Horse Park Fire now on Inciweb

31 05 2018

Skywalker; Horse Park Fire

Another link for ya’ll: The Horse Park Fire is on Inciweb.

The fire is at 1,240 acres and 50 percent contained! Two hundred seventy-two people are working on this fire, and we thank each and every one of them! They estimate containment by June 9.

The smoke was much reduced Wednesday, even from the last couple of days.

And more good news: We got a few drops of rain. πŸ™‚ I think one of the fire reports said no rain fell over the fire, but it was cooler, and we had cloud cover. The weather is supposed to change (not for the better), so this hopefully gave firefighters a good day to make advances. The report note that the moisture in the dead logs in the fire area is about 3 percent; kiln-dried wood has about 15 percent moisture. Yikes.

It’s hard to overstate how terribly dry it is. Please, please, be careful.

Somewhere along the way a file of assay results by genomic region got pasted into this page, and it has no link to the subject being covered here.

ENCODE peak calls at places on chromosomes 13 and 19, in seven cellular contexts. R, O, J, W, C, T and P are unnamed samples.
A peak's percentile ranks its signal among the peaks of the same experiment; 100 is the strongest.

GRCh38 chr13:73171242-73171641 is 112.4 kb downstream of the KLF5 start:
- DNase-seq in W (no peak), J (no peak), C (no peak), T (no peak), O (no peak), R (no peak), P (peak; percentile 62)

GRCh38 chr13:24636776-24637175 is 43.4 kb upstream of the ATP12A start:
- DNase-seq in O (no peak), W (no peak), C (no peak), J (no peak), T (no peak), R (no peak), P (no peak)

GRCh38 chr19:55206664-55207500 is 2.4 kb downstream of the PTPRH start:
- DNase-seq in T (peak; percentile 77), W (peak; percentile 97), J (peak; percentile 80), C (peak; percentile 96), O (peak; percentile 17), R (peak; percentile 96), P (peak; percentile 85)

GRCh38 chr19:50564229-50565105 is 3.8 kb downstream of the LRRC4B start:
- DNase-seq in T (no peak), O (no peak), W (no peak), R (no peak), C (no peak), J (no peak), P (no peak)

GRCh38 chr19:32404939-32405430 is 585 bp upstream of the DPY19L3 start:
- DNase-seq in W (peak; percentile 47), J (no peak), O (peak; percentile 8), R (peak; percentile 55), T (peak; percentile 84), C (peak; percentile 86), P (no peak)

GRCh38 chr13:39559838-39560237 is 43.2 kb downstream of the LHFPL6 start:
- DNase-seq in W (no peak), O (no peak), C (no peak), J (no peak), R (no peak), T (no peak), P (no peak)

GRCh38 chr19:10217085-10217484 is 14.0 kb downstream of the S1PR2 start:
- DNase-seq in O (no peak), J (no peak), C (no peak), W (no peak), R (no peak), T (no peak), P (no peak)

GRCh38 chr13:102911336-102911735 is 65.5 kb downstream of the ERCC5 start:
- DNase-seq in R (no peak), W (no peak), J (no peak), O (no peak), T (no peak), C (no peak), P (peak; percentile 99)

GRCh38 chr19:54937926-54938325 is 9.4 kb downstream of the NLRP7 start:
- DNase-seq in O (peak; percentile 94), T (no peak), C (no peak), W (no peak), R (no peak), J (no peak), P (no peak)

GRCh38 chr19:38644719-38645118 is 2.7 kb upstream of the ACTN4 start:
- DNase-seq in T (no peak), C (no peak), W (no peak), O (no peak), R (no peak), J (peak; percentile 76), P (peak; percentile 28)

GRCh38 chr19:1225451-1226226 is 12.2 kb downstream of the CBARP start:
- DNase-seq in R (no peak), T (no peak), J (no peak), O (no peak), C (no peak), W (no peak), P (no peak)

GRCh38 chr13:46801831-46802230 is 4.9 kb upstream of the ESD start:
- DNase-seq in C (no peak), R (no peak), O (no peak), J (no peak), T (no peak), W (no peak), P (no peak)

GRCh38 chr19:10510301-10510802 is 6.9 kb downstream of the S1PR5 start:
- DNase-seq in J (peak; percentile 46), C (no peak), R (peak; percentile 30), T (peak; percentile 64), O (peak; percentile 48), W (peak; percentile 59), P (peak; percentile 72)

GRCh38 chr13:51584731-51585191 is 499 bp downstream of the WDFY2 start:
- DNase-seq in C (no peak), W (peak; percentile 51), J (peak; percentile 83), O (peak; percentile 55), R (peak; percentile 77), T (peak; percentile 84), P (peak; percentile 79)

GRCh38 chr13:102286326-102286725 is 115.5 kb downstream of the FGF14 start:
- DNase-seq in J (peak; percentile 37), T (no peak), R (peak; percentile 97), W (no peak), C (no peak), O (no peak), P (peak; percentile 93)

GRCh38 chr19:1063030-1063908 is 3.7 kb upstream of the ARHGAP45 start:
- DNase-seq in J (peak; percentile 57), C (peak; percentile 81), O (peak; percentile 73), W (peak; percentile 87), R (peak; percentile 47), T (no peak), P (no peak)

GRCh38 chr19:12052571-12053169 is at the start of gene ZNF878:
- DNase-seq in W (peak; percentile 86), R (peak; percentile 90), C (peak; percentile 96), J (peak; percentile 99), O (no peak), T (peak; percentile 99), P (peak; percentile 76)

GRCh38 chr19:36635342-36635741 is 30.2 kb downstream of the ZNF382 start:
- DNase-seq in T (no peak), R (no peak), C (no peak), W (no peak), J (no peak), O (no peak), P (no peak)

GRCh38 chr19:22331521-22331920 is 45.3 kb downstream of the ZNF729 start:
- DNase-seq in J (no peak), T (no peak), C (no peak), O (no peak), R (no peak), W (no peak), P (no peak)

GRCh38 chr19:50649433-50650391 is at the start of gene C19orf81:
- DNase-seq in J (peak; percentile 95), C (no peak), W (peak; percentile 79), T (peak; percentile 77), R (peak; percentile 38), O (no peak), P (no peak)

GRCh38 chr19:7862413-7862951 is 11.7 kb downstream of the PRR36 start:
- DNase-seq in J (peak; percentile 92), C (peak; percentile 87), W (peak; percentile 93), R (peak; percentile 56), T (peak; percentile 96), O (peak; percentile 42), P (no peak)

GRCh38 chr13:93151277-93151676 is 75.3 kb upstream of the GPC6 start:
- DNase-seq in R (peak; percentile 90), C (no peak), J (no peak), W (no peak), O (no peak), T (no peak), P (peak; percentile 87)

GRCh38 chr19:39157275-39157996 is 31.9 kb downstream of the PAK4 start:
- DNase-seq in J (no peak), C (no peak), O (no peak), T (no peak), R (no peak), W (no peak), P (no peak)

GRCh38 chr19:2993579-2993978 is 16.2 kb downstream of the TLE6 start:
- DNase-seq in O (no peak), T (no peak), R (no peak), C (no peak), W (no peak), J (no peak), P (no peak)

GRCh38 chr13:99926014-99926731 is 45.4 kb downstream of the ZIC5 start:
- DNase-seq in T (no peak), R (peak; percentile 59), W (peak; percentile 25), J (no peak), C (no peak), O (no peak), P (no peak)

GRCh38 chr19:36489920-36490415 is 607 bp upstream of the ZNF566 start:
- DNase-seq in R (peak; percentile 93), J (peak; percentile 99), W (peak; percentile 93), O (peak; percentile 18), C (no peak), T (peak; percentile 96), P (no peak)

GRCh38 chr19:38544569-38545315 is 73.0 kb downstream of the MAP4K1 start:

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Fighting the Horse Park Fire

30 05 2018

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The smoke as of Tuesday is way less from the Horse Park Fire as many more firefighters are arriving to work on it. This photo is from Sunday evening as Comanche paused while grazing. You can see the lines of red retardant on the far ridge below the smoke where the air tankers were dropping it along the fire’s edge.

Update: I wanted to add this link to a Facebook page specifically for the Horse Park Fire.

Some more links to information about the Horse Park Fire:

Cortez Journal article

Wildfire Today





Acreage greater, smoke less

29 05 2018

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The Horse Park Fire was fairly quiet today in terms of visible smoke. The firefighting effort continues from the air, and that seems to be having a good effect. The fire is up to about 1,500 acres.

For fire updates – including a pretty haunting video (scroll down under “Tweets”) – visit the webpage for San Miguel County Sheriff’s Office.

If you’re on Facebook, follow the sheriff’s office Facebook page for updates.